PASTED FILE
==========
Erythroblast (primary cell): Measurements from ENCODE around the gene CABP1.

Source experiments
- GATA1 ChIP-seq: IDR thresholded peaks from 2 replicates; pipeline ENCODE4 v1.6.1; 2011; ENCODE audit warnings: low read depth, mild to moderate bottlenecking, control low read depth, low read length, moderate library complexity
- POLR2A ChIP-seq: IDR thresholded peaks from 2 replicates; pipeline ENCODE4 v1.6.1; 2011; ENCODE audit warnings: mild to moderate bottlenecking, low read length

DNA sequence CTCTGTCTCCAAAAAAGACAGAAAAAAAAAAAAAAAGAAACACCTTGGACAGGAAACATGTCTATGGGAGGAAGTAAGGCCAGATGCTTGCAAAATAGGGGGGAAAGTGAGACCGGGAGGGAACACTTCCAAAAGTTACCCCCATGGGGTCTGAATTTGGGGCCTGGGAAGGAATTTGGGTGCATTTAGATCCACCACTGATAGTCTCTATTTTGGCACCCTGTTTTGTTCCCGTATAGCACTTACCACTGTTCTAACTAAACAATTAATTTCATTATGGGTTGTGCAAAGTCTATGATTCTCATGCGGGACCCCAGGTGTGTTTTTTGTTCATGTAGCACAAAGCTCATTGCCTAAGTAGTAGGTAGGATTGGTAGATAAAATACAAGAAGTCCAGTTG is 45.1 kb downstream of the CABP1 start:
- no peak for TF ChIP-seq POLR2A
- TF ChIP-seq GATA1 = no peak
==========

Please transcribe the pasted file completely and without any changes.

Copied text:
Erythroblast (primary cell): Measurements from ENCODE around the gene CABP1.

Source experiments
- GATA1 ChIP-seq: IDR thresholded peaks from 2 replicates; pipeline ENCODE4 v1.6.1; 2011; ENCODE audit warnings: low read depth, mild to moderate bottlenecking, control low read depth, low read length, moderate library complexity
- POLR2A ChIP-seq: IDR thresholded peaks from 2 replicates; pipeline ENCODE4 v1.6.1; 2011; ENCODE audit warnings: mild to moderate bottlenecking, low read length

DNA sequence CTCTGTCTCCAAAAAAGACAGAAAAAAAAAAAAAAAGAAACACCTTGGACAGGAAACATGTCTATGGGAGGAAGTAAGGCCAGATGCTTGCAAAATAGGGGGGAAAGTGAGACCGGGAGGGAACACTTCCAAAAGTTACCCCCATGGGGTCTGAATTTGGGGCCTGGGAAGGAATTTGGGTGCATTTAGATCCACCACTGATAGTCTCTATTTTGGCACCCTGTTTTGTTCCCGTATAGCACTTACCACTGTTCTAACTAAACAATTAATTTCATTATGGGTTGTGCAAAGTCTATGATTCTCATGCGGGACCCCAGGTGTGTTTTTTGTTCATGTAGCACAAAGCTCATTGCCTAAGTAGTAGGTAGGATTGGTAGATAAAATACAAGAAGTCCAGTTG is 45.1 kb downstream of the CABP1 start:
- no peak for TF ChIP-seq POLR2A
- TF ChIP-seq GATA1 = no peak